The Theory of the Conservation of Sweetness

This is a little different a post than I normally write about, but in my effort to help my fellow man, it’s incredibly kinda important.

I’ve seen it time and again that my friends and family are not able to maximize their eating pleasure when faced with a bowl of mixed fruit. You’ve all seen it. Someone takes a bite of fruit and react with a bitter face.

So, I have formulated the Theory of the Conservation of Sweetness. Each distinct fruit has its own sweetness value, and if you eat fruit in the correct order, each piece of fruit will yield its maximum level of enjoyment.

Please use the chart below to help make sure you conserve sweetness throughout the bowl of fruit by eating the fruits in order from the top of this chart to the bottom. This list is not comprehensive, so feel free to point out any missing fruits that you think are important.

  • Grapefruit
  • Cranberry (Seriously, who would put cranberries in a fruit bowl?)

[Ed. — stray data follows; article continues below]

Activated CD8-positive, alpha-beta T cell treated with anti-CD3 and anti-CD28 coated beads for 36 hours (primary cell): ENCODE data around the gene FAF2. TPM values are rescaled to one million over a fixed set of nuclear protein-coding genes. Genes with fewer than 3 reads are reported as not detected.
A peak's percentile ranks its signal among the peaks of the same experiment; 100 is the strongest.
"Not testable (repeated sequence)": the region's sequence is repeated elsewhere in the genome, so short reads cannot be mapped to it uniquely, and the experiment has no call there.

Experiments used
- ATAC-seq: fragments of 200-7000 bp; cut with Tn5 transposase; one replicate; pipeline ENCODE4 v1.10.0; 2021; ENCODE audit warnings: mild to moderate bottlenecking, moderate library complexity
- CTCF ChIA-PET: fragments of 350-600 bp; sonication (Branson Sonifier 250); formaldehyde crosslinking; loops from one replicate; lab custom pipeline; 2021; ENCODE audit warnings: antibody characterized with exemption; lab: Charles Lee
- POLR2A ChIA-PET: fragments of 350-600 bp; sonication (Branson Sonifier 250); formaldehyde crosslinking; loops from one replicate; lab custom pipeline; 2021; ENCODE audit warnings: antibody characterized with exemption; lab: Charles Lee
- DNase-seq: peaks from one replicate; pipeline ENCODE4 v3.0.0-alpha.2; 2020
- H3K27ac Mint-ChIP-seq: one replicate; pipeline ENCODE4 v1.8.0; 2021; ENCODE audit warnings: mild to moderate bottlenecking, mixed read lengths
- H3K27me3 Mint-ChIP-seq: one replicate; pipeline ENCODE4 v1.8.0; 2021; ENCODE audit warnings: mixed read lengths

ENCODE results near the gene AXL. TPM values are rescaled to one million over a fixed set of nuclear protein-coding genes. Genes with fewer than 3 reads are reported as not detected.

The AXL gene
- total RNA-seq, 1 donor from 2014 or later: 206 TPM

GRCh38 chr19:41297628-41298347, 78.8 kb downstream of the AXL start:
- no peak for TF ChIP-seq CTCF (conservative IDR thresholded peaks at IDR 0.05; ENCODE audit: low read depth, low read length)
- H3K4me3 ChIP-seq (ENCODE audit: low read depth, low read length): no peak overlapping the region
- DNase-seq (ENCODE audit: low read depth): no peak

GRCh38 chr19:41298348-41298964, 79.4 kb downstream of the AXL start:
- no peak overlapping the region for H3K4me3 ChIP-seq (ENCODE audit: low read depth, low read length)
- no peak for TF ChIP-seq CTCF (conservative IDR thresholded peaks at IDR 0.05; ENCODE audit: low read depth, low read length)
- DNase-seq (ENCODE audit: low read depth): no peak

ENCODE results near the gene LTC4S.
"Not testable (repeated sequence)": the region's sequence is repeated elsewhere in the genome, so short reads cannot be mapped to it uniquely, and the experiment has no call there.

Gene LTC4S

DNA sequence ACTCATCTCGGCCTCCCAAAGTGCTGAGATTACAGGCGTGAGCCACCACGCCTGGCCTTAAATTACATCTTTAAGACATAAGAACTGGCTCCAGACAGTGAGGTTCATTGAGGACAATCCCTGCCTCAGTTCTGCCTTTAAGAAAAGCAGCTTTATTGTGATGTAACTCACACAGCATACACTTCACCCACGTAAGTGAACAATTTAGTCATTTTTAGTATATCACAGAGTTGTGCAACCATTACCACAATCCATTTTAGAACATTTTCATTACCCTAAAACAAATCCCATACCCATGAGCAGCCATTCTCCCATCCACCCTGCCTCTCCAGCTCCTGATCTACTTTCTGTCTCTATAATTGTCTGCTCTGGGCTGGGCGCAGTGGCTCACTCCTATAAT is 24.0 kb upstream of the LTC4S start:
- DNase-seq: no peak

• Cantaloupe
  • Blackberry
  • Strawberry
  • Peach
  • Banana
  • Orange
  • Kiwi
  • Watermelon
  • Apple (I’m ranking Red Delicious. HoneyCrisp would be higher on the list!)
  • Mango
  • Pineapple
  • Grape

 

Should you disagree with the theory, please feel free to post your reasons in the comments. Also, if there is a glaring omission of fruit, please let me know!

 

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2 thoughts on “The Theory of the Conservation of Sweetness

  1. I would argue there is a scale for each fruit. Perhaps a confidence interval would be suitable. For example, pecos cantaloupes are sweeter than bananas by far. And some ripe strawberries can be just as sweet. On the other hand, I’ve bought a batch of grapes that were tart and deserve to be much lower on the sweetness scale. So it is a big fat “it depends” 🙂

    Liked by 1 person

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